Origin: Mexico and Guatemala
Uses: Dahlias can be used for dyeing — all dahlias produce warm yellows and oranges with an alum mordant and greens with iron mordants. Dyeing not your game? Dahlias are also being bred in various shapes and colors for perking up your garden.
Types: Single, double, pompon, cactus, waterlily, peony-flowered and
Fun Fact: The Aztecs used the tree dahlia (D. imperialis) for hauling water, as the stems of these plants could grow over 20 feet tall. The Aztec name for “tree dahlias” was “acocotli,” or water cane.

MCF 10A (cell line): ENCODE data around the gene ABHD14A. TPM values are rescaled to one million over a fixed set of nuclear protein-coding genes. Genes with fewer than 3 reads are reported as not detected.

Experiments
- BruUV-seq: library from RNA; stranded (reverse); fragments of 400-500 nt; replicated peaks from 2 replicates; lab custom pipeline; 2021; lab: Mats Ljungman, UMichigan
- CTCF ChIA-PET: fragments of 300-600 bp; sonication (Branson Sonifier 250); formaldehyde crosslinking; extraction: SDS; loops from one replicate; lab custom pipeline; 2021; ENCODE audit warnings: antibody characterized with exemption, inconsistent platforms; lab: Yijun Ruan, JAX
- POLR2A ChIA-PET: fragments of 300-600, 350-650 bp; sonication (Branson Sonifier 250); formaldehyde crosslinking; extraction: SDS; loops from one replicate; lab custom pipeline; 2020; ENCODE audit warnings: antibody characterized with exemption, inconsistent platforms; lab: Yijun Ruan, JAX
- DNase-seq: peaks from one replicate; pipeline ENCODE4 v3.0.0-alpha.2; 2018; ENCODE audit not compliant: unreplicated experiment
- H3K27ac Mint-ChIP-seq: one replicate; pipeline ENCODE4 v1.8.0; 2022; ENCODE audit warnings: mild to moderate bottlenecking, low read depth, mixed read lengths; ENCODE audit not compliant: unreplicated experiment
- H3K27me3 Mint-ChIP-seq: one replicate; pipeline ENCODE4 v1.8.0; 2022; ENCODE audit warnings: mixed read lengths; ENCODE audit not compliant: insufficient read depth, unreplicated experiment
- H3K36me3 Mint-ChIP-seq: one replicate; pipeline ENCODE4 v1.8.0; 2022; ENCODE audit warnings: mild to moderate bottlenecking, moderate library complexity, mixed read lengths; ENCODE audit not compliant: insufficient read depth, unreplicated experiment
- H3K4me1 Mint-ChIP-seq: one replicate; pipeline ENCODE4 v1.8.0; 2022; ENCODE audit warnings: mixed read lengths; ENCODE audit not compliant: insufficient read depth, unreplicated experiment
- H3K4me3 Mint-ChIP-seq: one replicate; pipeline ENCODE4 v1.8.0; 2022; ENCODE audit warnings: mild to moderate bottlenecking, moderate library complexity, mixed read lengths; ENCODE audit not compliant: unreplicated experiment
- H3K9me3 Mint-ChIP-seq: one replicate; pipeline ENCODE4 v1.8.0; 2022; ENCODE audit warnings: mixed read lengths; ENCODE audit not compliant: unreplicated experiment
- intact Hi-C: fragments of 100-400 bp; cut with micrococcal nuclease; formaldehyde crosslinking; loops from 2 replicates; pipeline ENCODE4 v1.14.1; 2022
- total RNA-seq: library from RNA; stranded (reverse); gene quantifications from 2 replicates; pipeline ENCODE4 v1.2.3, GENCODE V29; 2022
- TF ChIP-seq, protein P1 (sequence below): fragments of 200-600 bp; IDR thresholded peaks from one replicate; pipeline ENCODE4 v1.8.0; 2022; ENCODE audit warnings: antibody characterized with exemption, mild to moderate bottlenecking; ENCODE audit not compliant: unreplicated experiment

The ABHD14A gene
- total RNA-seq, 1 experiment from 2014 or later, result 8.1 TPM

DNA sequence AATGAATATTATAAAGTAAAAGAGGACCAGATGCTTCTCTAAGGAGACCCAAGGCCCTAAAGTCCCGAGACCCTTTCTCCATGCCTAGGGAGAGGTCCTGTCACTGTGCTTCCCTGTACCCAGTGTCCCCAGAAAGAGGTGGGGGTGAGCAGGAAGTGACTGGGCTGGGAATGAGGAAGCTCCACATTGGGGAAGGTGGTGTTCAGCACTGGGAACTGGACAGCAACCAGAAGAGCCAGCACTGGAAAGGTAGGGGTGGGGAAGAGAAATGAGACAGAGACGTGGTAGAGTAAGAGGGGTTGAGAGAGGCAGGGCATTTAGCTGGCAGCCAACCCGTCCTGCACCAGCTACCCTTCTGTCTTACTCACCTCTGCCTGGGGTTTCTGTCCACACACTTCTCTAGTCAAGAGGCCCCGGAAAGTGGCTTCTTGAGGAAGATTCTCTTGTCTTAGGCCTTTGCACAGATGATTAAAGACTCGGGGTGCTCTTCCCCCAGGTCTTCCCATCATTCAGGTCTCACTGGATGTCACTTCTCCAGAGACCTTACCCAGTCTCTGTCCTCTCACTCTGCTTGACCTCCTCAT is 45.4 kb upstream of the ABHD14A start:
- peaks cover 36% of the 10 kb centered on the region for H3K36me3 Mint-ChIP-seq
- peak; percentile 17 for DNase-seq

A Bit of History: While conquering the Aztec nation, 16th-century Spanish conquistadors pursued side explorations that led to the discovery of the New World plant life, but it took about 200 years before dahlia seeds, roots and plants found their way to Spain and other parts of Europe. Initial breeders of dahlias were interested in it as a food source, because the blooms at that time were not noteworthy.
Breeders: Longfield Gardens, Brent and Becky’s, Jung Seed, Garden Trends, Harris Seeds, American Meadows, PW, Burpee, Park Seed, Johnny’s Selected Seeds, Select Seeds, Reimer Seeds
Source: The National Garden Bureau